Generic conventions

While these conventions don't apply to all plays that can be considered revenge tragedies, the events listed are common within the genre:

  • The avenger is killed
  • Spectacle for the sake of spectacle
  • Villains and accomplices that assist the avenger are killed
  • The supernatural (often in the form of a ghost who urges the protagonist to seek vengeance)
  • A play within a play, or dumb show
  • Madness or feigned madness
  • Disguise
  • Violent murders, including decapitation and dismemberment
  • Soliloquies
  • A Machiavellian figure
  • Cannibalism (Thyestean banquets)
  • A fifth and final act where many characters are killed (multiple corpses on the stage)
  • Degeneration of a once-noble protagonist
  • In later Jacobean and Caroline revenge tragedies, the protagonist is more often a villain than a hero (though this is subjective)
  • In later revenge tragedies, there is often more than one character seeks revenge

Significant revenge tragedy playwrights

Lucius Seneca

Lucius Seneca was a prominent playwright of the first century, famous for helping shape the genre of revenge tragedy with his ten plays: Hercules Furens, Troades, Phoenissae, Medea, Phaedra, Oedipus, Agamemnon, Thyestes, Hercules Oetaeus, and Octavia.[8] The importance of his plays lies in the difficulty of the period. While the Elizabethan tragedy was considered more acceptable, revenge tragedy sought to unleash the carnal side of human nature on stage in a much more grotesque way. It was a transitional time in the literary world that would eventually lead to grueling pieces. Infamous scenes like the cannibalistic feast in Thyestes introduce the audience to another dimension of the human experience, challenging them to reflect on extreme emotions and dig deeper into the conventions of the genre.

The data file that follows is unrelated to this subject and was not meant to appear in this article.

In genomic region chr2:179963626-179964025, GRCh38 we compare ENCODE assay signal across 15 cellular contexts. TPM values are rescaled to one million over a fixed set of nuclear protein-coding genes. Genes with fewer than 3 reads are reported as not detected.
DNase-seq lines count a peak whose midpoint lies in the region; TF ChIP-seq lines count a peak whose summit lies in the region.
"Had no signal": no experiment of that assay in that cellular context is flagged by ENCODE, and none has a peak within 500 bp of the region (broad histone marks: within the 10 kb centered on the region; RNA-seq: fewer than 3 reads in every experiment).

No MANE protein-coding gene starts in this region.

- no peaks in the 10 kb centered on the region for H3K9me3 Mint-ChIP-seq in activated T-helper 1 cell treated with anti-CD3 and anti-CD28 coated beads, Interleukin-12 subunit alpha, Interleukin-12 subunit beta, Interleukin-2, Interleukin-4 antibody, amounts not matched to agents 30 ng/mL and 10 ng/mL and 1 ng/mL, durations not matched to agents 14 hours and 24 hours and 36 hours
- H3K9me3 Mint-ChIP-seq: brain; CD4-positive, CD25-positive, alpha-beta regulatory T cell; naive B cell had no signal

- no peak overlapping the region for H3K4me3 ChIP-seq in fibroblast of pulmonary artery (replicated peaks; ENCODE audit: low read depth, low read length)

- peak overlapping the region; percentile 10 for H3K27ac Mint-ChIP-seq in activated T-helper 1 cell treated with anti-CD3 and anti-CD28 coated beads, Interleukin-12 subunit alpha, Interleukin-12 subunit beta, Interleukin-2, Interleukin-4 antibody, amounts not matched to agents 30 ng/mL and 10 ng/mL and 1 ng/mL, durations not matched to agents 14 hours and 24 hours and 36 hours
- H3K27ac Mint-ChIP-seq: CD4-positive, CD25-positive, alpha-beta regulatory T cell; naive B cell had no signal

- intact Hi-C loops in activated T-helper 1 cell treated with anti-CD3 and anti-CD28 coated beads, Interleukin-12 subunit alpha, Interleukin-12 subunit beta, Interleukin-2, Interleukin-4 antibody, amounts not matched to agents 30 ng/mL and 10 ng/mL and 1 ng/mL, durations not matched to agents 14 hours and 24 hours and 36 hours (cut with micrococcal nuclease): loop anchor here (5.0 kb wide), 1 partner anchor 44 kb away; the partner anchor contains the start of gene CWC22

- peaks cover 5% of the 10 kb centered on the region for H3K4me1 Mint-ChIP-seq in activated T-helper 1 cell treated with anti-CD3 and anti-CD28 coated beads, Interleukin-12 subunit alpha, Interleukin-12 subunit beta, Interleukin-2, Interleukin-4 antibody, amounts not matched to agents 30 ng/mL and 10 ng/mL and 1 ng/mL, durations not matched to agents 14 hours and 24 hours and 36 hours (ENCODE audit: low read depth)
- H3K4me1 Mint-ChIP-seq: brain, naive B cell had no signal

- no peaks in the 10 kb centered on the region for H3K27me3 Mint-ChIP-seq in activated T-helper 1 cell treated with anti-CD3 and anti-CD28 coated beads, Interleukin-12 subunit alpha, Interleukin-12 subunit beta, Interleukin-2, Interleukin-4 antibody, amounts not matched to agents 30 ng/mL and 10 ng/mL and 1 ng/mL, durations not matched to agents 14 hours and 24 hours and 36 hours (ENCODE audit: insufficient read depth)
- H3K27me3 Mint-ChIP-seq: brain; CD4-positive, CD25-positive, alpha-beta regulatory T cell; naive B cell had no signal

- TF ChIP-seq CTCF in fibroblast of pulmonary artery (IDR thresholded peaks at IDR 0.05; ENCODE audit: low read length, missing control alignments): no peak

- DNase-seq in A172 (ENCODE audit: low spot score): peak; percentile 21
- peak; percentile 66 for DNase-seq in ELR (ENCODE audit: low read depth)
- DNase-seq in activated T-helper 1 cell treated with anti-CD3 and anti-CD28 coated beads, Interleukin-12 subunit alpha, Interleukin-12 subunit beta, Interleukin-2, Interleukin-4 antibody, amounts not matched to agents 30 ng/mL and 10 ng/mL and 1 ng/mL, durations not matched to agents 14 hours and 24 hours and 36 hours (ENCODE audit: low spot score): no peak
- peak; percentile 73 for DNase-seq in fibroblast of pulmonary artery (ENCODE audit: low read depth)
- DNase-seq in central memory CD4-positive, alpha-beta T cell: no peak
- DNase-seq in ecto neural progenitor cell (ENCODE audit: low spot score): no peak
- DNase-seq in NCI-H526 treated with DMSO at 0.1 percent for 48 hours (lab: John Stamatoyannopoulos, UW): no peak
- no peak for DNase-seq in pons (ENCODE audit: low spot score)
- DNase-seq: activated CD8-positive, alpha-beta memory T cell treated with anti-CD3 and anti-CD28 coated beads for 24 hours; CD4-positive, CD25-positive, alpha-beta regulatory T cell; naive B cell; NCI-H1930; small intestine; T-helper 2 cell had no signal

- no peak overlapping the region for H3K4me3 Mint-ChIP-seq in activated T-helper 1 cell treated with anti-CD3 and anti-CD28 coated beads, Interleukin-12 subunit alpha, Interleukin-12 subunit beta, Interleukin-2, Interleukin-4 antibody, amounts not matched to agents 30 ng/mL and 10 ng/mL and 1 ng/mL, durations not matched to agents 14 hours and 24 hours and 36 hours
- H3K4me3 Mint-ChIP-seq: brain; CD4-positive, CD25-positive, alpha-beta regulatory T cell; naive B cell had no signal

Seneca’s Thyestes, a tale of revenge and horror with prominent cannibalism, can be identified as one of the first "revenge pieces." In the power struggle between two brothers, Atreus and Thyestes, there is a clear theme of revenge. The underlying plot is Thyestes's affair with Atreus' wife. He stole his treasured golden fleece, and sneakily took the throne of Mycenae from him. After a long period of exile, Thyestes is allowed to return to Rome. However, the conflict escalates when Atreus executes his revenge by tricking Thyestes into eating his children. Although overtly grotesque, this piece of literature follows the conventions of the revenge tragedy genre. Ultimately, everyone ends up dead and revenge has been taken to a level that was not anticipated in the beginning.

William Shakespeare

William Shakespeare was an English poet and playwright from the 16th century.[9] Through plays like Hamlet and Titus Andronicus, Shakespeare portrayed the basic characteristics of revenge tragedy. He presented elements that are quite similar to those from Seneca's tragedies, establishing tragedy as a more well-known genre.

Titus Andronicus depicts the madness of Titus, who wanted to take revenge on Tamora and her sons for what they did to Lavinia and Bassianus. This leads him to kill everybody that he faced in his search to satisfy himself and avenge them. The main plot focuses on Titus's revenge against Tamora and her sons, but also there are other people on whom he seeks vengeance, an element is defined in revenge tragedy. The appearance of cannibalism in the last scene at the banquet and grotesque elements during the play relate Titus Andronicus to Seneca's earlier revenge tragedies.

Gender controversy and female sexuality